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Egypt number one Middle East country in undercounting COVID-19 deaths

A picture taken by a doctor at the Sheikh Zayed hospital in the Egyptian capital Cairo on April 29, 2020, shows members of a medical staff, wearing protective gear, intubating a patient in the isolated ward for the coronavirus (COVID-19) patients. [YAHYA DIWER/AFP via Getty Images]
A picture taken by a doctor at the Sheikh Zayed hospital in the Egyptian capital Cairo on April 29, 2020, shows members of a medical staff, wearing protective gear, intubating a patient in the isolated ward for the coronavirus (COVID-19) patients. [YAHYA DIWER/AFP via Getty Images]

Egypt ranks fifth worldwide in underreporting coronavirus and first in the Middle East, according to a report published by the World Bank.

According to the report, Egypt's ratio of reported deaths to excess mortality was 13.1 in the first year of the pandemic.

Analysts and doctors in Egypt have, since the start of the pandemic, accused Egypt of undercounting the real figures of deaths and infection rate, but in response have faced punitive action including jail sentences.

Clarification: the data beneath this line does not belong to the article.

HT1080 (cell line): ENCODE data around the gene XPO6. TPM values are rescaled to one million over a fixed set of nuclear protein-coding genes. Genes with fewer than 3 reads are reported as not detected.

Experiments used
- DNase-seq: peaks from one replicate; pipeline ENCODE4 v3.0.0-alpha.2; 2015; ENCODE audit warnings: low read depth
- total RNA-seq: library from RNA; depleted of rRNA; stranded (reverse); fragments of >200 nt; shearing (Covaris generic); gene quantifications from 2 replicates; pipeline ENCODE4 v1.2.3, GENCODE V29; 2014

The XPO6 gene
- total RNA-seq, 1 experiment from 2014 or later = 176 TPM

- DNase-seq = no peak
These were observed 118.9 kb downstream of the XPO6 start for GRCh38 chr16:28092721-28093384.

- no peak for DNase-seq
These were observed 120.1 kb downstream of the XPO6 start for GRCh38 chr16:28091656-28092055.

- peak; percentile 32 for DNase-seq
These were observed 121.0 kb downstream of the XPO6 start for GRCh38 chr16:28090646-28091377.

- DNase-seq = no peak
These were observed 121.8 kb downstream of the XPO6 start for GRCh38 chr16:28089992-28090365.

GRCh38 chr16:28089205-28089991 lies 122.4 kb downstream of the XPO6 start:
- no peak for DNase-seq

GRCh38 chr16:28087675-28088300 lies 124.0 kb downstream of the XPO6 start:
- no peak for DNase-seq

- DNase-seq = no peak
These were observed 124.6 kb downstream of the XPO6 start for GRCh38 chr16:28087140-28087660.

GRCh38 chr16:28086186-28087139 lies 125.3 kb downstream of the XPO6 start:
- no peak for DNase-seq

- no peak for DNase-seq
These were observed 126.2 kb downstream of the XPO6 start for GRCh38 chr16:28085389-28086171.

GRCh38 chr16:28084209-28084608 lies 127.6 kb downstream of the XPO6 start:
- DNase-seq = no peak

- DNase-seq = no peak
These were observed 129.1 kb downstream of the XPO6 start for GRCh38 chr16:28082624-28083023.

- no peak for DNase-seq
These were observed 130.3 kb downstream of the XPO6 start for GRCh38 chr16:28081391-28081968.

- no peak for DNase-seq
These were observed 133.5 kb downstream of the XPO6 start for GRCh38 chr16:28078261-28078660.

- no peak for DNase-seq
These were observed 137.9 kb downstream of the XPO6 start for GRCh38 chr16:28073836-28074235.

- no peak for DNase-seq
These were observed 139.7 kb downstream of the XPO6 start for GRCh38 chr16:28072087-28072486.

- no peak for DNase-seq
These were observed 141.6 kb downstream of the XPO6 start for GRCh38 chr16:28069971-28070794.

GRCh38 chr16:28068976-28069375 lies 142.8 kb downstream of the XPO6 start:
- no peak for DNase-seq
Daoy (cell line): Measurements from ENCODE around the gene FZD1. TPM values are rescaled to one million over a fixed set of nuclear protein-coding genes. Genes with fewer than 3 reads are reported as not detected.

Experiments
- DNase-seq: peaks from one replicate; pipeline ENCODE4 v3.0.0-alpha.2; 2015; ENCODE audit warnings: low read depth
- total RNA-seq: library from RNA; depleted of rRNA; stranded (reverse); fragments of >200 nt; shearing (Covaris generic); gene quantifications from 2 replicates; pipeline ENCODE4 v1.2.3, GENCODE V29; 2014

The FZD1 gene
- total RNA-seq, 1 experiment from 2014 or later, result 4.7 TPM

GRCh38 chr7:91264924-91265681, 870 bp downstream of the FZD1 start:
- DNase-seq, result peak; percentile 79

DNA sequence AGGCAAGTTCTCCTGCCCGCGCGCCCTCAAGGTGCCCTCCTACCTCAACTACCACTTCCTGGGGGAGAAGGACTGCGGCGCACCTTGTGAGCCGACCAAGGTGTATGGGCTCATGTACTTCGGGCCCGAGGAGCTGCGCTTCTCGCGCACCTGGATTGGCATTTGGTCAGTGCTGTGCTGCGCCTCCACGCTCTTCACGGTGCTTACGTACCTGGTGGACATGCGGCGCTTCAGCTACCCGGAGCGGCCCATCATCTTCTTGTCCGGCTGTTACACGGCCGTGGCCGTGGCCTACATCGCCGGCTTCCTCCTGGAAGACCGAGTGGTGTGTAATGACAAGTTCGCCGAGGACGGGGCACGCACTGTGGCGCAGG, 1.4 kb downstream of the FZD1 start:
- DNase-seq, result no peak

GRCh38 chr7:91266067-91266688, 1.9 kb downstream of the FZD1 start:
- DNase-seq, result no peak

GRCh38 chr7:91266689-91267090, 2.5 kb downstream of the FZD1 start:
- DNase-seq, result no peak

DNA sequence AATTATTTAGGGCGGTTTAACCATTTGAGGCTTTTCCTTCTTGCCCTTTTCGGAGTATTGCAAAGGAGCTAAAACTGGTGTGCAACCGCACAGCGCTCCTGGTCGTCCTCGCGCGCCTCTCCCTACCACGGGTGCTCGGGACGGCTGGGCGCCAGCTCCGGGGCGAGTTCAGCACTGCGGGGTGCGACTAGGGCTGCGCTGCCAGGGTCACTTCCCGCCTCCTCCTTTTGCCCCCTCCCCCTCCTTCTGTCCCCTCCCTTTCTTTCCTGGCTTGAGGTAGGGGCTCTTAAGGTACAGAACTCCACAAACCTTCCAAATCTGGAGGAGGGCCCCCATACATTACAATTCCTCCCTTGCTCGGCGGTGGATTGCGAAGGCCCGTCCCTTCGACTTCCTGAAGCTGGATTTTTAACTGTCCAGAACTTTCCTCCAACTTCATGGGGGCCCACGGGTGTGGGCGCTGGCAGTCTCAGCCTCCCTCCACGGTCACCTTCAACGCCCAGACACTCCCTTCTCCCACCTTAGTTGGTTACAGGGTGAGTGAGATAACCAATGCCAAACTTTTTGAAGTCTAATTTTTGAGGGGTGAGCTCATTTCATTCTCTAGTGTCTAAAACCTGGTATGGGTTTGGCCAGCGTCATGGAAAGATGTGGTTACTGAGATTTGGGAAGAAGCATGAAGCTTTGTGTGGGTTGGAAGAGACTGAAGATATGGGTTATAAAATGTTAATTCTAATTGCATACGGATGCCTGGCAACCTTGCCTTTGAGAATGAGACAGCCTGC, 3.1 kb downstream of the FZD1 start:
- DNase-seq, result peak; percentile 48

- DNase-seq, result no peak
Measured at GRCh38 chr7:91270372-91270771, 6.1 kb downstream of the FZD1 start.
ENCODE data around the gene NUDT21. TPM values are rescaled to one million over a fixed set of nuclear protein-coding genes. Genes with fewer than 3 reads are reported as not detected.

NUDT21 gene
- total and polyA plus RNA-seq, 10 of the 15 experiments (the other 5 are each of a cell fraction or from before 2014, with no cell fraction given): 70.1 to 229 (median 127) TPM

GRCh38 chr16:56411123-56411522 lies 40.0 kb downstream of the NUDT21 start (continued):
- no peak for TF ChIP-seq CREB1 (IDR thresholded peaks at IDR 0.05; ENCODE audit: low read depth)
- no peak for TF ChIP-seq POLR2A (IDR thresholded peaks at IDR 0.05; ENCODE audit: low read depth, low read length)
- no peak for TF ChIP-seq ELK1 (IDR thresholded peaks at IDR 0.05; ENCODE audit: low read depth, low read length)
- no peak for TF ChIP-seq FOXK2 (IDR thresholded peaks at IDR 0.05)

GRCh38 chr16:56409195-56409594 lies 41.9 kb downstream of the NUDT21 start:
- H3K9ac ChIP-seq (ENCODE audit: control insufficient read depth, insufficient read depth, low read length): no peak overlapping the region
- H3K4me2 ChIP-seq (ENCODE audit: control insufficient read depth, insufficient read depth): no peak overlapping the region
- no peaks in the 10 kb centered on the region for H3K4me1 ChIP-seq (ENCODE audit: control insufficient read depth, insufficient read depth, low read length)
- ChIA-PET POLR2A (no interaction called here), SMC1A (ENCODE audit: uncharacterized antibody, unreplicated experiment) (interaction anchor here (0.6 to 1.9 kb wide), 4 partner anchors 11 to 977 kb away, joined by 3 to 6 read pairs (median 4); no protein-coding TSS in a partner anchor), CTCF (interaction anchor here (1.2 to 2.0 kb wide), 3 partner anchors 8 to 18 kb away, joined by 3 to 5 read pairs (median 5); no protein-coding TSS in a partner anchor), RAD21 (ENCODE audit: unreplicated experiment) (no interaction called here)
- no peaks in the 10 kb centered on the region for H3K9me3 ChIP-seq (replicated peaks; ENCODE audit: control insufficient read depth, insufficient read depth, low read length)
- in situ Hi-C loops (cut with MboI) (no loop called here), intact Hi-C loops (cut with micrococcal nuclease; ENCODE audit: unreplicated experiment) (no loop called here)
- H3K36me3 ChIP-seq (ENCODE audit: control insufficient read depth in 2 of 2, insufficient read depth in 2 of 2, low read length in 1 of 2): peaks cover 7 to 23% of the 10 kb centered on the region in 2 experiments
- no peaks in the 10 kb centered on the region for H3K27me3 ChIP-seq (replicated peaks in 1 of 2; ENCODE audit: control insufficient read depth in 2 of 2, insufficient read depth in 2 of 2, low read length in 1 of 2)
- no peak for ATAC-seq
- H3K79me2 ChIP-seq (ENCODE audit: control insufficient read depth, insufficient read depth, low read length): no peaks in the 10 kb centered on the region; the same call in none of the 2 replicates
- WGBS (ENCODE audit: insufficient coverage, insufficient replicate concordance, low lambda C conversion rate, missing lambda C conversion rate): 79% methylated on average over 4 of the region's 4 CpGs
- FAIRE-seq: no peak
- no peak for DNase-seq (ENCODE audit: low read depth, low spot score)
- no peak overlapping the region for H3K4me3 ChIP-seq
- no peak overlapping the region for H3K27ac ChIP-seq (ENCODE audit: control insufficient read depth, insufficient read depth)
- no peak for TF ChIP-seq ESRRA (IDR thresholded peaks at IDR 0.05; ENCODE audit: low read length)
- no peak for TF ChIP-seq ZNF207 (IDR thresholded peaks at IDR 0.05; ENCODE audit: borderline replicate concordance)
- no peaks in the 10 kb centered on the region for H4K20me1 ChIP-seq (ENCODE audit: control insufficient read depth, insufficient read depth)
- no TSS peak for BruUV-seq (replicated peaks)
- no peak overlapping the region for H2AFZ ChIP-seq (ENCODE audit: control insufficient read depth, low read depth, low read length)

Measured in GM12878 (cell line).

Doctors have also asked for adequate PPE and called out the government on why the healthcare system is so badly underfunded.

One journalist was expelled from the country after she wrote a report casting doubt over the government's official statistics.

READ: Egypt prepares for tumultuous years ahead by building the largest prison in its modern history

One of the reasons for this is the hit Egypt has taken to its tourism industry. In the middle of August the World Travel and Tourism Council announced that the Egyptian economy was losing an estimated $2 million a day when it was included on the UK travel red list.

As well as controlling the narrative, the government has been accused of not enforcing preventative measures such as mask wearing and fines for employees who don't get the vaccine.

Cases rose once again in Egypt in September as the country grappled with its fourth wave. The Egyptian medical union announced that month that 600 doctors had died since the start of the pandemic.

The World Bank report states how underfunded health systems left the Middle East and North Africa "ill-prepared to respond to the pandemic," and that the cumulative cost of GDP losses by the end of the year will be almost $200 billion.

It also predicts that 13 of the 16 countries in the region will have lower living standards than before the pandemic after 2021.

Categories
AfricaCoronavirusEgyptInternational OrganisationsNewsWorld Bank
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